Florida Governor Rick Scott promised that it wouldn’t be “business as usual” anymore in Tallahassee , and just over a month into his first term, Scott has hit the ground running.
Scott kicked off his new governorship with a pricey inaugural ball that prompted a firestorm of controversy as the bill allegedly reached upwards of 3 million dollars. The tab was paid by big donors, but even that came under question: at least $45,000 came from big-gaming interests including the Seminole Tribe of Florida, the Gulfstream Park Racing Association, and the Palm Beach Kennel Club, all groups that have concerns over upcoming bills that, if passed, would give Las Vegas-style casinos a piece of the Florida gaming pie. One of the state’s biggest employers, Office Depot, kicked in $25,000 to Scott’s inauguration ball, garnering criticism from whistleblower David Sherwin and others who see the donation as an effort to gain favor with the governor following years of fraudulent overcharging scandals by the office supply company. Office Depot ended up settling with the state of Florida and consumers for $4.5 million.
Although Scott had few comments concerning the donors or any potential conflicts of interest, he wasted no time firing Department of Management Services Secretary Linda South amid investigations linking the agency to a lack of oversight concerning the Office Depot overcharging scandal and its cost to taxpayers.
Further on Scott’s promise to hold government officials accountable, state offices got a thorough housecleaning. Juvenile Justice Secretary Frank Peterman and Lottery Secretary Leo DiBenigno were asked to leave, as well as Department of Community Affairs Secretary Tom Pelham, who jumped ship even before Scott’s transition, saying, “I would not have worked for Scott even a single day, even if I had been asked to stay.”
Also sent packing was the head of Florida’s Department of Health, Ana Viamonte Ros, who resigned in shame under criticism from Scott’s team for reckless six-figure spending and weekend getaways.
Scott’s made some appointments, too. Jack Miles, a former senior director at CIGNA, will lead the state’s Department of Management Services. Miles will have his hands full re-shaping the public image of the DMS following Linda South’s mismanagement of Office Depot’s overcharging of state purchasing contracts.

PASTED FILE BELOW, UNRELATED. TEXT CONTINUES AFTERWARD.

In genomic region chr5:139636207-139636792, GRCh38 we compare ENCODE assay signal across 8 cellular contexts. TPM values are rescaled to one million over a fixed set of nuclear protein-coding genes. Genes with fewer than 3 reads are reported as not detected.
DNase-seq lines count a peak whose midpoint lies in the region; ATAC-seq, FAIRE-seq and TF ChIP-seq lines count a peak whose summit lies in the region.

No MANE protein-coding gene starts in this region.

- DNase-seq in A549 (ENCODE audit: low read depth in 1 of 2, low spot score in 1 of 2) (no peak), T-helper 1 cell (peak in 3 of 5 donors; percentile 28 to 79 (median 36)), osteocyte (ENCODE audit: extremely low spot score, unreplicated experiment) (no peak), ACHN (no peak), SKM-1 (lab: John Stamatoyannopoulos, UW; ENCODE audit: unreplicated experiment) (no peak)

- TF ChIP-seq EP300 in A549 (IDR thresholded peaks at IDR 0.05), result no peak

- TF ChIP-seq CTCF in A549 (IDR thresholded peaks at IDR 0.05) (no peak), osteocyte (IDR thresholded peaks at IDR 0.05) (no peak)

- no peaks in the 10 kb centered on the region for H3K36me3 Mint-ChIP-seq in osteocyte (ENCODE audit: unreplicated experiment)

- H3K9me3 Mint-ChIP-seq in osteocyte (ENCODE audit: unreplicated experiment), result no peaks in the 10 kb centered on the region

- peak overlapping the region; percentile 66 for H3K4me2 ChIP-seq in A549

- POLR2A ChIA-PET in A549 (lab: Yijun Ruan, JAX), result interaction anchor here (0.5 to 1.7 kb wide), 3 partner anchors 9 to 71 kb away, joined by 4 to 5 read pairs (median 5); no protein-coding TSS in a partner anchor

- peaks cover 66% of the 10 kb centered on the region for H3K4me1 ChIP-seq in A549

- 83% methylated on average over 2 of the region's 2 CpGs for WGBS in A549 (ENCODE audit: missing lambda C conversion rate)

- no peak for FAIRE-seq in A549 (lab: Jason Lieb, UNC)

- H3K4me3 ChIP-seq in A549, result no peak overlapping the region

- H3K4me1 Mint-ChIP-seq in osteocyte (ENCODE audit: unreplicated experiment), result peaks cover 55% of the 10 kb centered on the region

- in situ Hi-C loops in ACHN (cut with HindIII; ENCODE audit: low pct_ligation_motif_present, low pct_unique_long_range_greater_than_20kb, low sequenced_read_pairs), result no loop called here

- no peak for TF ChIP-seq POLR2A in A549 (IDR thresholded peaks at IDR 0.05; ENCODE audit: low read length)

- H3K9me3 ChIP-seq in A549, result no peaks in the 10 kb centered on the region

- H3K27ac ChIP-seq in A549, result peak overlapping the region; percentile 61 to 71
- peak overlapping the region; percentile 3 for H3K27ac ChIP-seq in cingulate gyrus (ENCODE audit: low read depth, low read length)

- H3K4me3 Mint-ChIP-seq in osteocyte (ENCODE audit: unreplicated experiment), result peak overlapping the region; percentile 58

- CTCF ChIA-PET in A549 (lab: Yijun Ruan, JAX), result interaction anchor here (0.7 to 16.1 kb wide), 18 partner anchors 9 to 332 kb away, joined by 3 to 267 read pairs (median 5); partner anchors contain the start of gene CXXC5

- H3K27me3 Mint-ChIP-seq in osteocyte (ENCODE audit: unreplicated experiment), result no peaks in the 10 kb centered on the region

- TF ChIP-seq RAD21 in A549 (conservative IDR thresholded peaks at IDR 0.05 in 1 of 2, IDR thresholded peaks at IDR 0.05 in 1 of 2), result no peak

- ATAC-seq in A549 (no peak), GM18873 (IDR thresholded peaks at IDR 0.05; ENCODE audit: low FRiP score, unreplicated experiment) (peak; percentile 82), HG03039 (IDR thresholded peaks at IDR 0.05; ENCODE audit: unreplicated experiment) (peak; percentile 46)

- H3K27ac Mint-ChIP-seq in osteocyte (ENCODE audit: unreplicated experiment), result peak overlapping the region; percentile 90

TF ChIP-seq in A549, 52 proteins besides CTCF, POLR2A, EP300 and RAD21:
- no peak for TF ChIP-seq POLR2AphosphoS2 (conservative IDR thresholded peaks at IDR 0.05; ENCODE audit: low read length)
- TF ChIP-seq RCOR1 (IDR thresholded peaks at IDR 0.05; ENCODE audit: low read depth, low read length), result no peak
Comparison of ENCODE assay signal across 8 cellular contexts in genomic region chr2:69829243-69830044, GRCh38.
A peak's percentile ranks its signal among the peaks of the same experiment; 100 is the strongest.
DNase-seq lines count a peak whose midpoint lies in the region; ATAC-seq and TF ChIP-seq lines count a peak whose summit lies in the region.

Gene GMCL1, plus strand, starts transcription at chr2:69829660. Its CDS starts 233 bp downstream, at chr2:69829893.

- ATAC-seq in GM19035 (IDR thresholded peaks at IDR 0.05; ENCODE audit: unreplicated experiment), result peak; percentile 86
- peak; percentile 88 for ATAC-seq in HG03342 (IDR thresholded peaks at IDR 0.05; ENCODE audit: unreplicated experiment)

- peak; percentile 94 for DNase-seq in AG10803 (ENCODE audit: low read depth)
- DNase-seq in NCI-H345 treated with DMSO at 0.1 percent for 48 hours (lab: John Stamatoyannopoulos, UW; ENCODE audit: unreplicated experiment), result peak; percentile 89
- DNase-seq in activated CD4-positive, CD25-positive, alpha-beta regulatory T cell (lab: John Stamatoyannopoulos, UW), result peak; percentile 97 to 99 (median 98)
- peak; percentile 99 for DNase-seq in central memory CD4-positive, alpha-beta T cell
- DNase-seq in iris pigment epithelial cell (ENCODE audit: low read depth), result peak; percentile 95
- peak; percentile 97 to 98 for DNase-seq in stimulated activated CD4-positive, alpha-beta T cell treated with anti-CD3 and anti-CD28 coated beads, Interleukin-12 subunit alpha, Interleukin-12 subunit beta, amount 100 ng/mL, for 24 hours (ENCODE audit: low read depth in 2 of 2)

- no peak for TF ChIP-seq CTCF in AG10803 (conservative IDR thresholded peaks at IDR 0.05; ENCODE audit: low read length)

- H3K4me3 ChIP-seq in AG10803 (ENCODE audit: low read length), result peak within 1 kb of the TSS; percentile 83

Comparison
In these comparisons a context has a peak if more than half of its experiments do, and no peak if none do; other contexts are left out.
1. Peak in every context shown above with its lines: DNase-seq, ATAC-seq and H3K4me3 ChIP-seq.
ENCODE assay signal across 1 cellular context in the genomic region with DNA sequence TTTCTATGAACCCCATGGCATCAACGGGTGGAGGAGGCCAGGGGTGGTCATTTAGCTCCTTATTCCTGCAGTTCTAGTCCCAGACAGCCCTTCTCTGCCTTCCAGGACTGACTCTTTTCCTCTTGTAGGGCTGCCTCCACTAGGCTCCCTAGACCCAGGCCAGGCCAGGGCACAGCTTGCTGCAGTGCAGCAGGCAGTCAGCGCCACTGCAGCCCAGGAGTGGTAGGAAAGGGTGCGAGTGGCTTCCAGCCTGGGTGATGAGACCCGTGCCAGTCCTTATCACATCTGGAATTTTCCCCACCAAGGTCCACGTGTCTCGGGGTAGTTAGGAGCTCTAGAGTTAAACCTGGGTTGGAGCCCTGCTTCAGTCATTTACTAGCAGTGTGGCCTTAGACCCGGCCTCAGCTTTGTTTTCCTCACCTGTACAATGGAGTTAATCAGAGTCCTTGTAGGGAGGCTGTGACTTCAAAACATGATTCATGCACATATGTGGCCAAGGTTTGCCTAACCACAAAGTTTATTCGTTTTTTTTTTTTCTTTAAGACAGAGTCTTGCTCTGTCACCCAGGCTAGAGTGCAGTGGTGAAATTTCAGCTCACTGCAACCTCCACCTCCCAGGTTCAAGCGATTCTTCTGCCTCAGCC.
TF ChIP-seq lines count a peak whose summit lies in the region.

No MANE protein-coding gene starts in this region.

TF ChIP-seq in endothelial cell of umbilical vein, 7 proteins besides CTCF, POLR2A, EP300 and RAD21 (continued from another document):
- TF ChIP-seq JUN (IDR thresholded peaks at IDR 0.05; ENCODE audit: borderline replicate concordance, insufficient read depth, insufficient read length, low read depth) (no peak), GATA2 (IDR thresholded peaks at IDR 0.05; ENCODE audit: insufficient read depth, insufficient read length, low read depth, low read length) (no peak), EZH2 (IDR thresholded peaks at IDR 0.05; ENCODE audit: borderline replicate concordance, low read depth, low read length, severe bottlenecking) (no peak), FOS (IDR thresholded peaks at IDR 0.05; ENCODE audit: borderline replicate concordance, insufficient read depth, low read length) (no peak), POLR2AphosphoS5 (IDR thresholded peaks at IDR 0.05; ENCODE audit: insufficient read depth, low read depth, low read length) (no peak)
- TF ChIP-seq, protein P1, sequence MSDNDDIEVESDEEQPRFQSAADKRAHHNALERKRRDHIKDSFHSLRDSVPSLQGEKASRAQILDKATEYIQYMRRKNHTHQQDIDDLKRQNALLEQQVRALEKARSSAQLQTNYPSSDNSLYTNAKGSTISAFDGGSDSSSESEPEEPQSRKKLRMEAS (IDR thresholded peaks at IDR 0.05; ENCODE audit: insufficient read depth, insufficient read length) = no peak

Department of Defense Veteran Doug Darling will be the deputy chief of staff and director of cabinet affairs, and Jesse Panuccio and C.B. Upton will be the new deputy general counsels to the governor. Scott hired Melinda Miguel to return to her old post as inspector general after she had previously been fired from the post by then-financial officer and gubernatorial opponent Alex Sink.
Unscathed by office politics, Scott also is taking aim at the state’s health and education policies. Recently, Scott appeared on Fox & Friends to support a Florida judge’s recent ruling that ObamaCare is unconstitutional. The new governor also vowed to close the state’s $3.6 billion deficit and make the state more attractive to businesses with tax incentives.
Scott didn’t forget about teachers, either. In a bold speech for the Greater Miami Chamber of Commerce’s South Florida Economic Summit, Scott came out strongly against tenure for teachers. “Good teachers know they don’t need tenure. There is no reason to have it except to protect those that don’t perform as they should,” he stated, adding, “We need to require periodic testing of teachers in the subjects they teach. We also need to eliminate teacher tenure so that we can replace bad teachers.”
Scott later came after teachers again, calling for them to give 5% of their annual pay towards their pensions — although, as Scott points out, this is something that many other states already do. So much for business as usual.
(Don’t miss “Florida governor saves Florida taxpayers from a rail disaster,” at the Tatler.)